Partygate lays bare the casual carelessness of Johnson’s ancien régime

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“Let them eat cake” could become an enduring metaphor for this government. With the prime minister and chancellor under fire for raising taxes while families struggle with energy and food bills, their police fines for being at an impromptu birthday party during lockdown have brought the ghost of Marie Antoinette to British politics.

There are conflicting reports as to whether any morsels of gateau were actually consumed after Boris Johnson was “ambushed by cake” in the Cabinet room. Of all the Downing Street parties under police investigation, this one feels marginal: a brief celebration with staff who’d already been in meetings together. Nevertheless, it makes Johnson the first serving prime minister to be found guilty of a criminal offence. The aftertaste is especially bitter for chancellor Rishi Sunak, who had turned up for what he thought was a Covid meeting, but whose accidental presence at the party could now blight his political future.

Sunak’s transformation from leading contender to replace Johnson to a man now being kept afloat by the prime minister, is a parable of how fast political fortunes can change. Last summer he topped a poll of Conservative activists asked for their favourite to succeed Johnson, with his nearest rival Liz Truss not even coming close. “Dishy Rishi” — a moniker from his City days — had a slick PR operation burnishing his image, and an appetite for numbers and detail which put his boss to shame. But in only three short weeks, his popularity has collapsed. This has changed the odds of Johnson surviving, partly because it has left the Tories without any clear figure to unite around.

It’s not Sunak’s wealth which is the main issue, but his judgment. The man who looked so sure-footed during the pandemic has stumbled over a mini budget which felt tone-deaf to voter struggles, and his blind spot about his wife’s tax affairs. The instinct to protect his family from prying eyes has jarred with the clear public interest in knowing that his wife was a non dom who was not paying full UK tax on dividends from her father’s company. This may have been legal, but it was politically unwise. The additional revelation that Sunak still held a US green card at the start of his tenure as chancellor has made it easy to portray him as a wealthy man who is out of touch and perhaps not even fully committed to Britain. It is a gift to Keir Starmer, who expects the next election to be fought on the cost of living.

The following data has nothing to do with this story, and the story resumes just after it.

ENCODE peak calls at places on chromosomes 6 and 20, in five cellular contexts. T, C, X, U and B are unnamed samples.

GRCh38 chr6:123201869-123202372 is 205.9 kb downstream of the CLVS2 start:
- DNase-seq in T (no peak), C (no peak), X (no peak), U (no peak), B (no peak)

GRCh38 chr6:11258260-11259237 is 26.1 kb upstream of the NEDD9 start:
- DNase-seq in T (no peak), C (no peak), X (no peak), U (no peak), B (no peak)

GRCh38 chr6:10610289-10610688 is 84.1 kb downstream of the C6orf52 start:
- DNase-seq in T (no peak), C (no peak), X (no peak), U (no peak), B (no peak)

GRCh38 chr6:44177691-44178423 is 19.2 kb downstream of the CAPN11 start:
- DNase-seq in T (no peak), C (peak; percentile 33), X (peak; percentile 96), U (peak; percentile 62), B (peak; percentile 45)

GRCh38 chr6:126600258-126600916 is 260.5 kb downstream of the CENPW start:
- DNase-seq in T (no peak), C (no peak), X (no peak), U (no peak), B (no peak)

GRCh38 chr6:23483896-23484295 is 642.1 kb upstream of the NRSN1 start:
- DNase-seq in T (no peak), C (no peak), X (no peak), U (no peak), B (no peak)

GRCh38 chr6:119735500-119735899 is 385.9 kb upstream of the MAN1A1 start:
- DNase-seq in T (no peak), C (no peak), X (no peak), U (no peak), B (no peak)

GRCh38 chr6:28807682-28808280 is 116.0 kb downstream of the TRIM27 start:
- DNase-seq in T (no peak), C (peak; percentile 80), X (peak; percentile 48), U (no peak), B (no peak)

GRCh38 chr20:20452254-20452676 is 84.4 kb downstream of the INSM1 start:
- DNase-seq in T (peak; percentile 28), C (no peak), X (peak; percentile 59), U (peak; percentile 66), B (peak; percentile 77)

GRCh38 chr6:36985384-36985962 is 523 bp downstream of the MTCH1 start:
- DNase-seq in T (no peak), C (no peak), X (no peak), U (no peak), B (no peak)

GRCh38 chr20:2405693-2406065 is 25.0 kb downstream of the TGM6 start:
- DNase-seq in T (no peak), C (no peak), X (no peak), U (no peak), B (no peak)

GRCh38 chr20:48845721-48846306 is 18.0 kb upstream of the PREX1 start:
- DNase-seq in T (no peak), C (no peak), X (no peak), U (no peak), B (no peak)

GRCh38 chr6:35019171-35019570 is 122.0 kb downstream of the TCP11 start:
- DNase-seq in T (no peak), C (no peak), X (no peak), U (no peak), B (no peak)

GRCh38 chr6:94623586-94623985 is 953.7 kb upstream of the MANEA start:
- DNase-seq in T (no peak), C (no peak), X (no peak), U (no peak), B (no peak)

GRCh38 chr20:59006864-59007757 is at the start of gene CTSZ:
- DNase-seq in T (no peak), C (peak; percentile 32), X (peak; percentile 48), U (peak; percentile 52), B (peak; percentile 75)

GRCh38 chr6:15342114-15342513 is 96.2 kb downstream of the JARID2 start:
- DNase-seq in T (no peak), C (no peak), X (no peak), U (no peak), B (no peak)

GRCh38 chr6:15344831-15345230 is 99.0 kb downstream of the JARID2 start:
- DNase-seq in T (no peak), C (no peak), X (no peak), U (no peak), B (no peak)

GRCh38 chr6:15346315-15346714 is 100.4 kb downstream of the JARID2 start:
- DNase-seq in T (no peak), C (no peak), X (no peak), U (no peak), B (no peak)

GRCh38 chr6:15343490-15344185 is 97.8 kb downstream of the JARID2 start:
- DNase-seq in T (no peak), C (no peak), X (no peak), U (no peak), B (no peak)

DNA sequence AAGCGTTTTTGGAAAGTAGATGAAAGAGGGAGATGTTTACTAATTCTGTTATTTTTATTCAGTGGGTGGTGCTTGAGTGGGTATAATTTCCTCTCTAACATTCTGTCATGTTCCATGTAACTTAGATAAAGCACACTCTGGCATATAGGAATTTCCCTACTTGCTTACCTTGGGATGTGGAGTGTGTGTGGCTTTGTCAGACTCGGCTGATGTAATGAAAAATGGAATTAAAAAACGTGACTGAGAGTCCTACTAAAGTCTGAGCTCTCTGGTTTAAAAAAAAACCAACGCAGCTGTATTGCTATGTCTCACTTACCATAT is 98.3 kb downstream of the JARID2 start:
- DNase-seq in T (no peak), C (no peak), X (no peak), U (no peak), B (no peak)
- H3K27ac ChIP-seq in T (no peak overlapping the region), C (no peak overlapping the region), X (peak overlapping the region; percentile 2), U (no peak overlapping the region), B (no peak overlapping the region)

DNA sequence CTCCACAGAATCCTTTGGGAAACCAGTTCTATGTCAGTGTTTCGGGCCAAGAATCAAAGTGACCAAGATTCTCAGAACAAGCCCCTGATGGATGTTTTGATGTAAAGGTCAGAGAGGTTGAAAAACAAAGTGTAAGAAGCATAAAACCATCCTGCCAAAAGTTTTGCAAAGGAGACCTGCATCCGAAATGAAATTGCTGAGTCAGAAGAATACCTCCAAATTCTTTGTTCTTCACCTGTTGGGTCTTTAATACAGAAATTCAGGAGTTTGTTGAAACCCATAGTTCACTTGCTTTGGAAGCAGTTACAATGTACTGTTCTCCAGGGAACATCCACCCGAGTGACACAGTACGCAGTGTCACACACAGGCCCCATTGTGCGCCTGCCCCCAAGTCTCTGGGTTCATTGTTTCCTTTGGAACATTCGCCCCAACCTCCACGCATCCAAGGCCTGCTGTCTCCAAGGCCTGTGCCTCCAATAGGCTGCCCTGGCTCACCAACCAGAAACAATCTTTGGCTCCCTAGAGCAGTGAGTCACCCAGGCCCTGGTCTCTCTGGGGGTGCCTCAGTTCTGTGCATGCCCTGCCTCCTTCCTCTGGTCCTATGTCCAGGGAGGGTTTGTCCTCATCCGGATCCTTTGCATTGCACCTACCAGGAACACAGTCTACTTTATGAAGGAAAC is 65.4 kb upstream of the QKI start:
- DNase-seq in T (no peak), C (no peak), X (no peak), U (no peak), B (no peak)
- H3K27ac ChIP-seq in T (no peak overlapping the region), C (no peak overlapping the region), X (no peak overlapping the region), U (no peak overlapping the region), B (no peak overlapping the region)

Some naivety is unsurprising in a man who has shot to the top of politics after a stellar City career. But it has rattled fellow MPs who were looking for a competent leader to replace the reckless Johnson. Sunak should have been open about his wife’s tax affairs much earlier. And the constant rumours that he might resign do not endear him to his peers.

The hours of silence which elapsed between Sunak being notified of the fine and his unreserved apology suggest he had been considering his options. Had he quit, he could have regained some of the moral high ground. In deciding not to, he has let Johnson off the hook. Yet he clearly feels he was unfairly fined for an event in which he was only peripherally and accidentally involved. Once again, the prime minister has tarnished those in his orbit.

The only minister to resign so far has been justice minister Lord Wolfson, who had the integrity to declare that he could no longer serve a government which repeatedly broke the law. Wolfson notably objected not only to the rule-breaking, but also to the “official response”. Johnson’s attempt to shrug this off by stating that he now feels “an even greater sense of obligation to deliver on the priorities of the British people” was simply woeful.

The coming weeks may change the equation again. Scotland Yard is likely to fine the prime minister for at least two other events: a leaving party for his former communications director Lee Cain, at which he gave a speech, and a party in the Johnsons’ flat above Number 11. Scrutiny of that second event will expose the casual nature of Johnson’s government, in which classified intelligence documents were left lying around in the flat until new protocols kept them secured in the office.

Sue Gray, the civil servant whose report into lockdown rule-breaking will be released after the May elections, has apparently been passed some of the hundreds of photographs which have been given to the police. If any of these are published, they could yet prove fatal. As one of my former Number 10 colleagues says: “who on earth takes photos of themselves at work?” The prime minister’s allies are already trying to blame Number 10 staff, but this is the same old defence: Johnson is not in charge when anything goes wrong, but if it goes right, he takes the credit.

Tory ministers will continue to defend the indefensible until MPs decide he is an electoral liability — an early test is likely to be a by-election in Wakefield. But those ministers have surely put themselves out of the running for the top job. The argument that leaders cannot be changed during a war is an affront to history. The idea that the fines are no more serious than a speeding ticket is undermined by the fact this administration has broken the very laws it made. The claim that Johnson did not knowingly mislead parliament looks increasingly thin. The odds must be rising that the next Tory leader will come from outside the current Cabinet.

Only three MPs have called on the prime minister to resign. The best thing to be said for the rest is that with Sunak on the ropes, they can’t agree on a candidate to anoint without a contest. But they all know that Johnson’s “cakeist” philosophy will keep getting him into trouble. You can’t have your birthday cake and eat it too.

camilla.cavendish@ft.com

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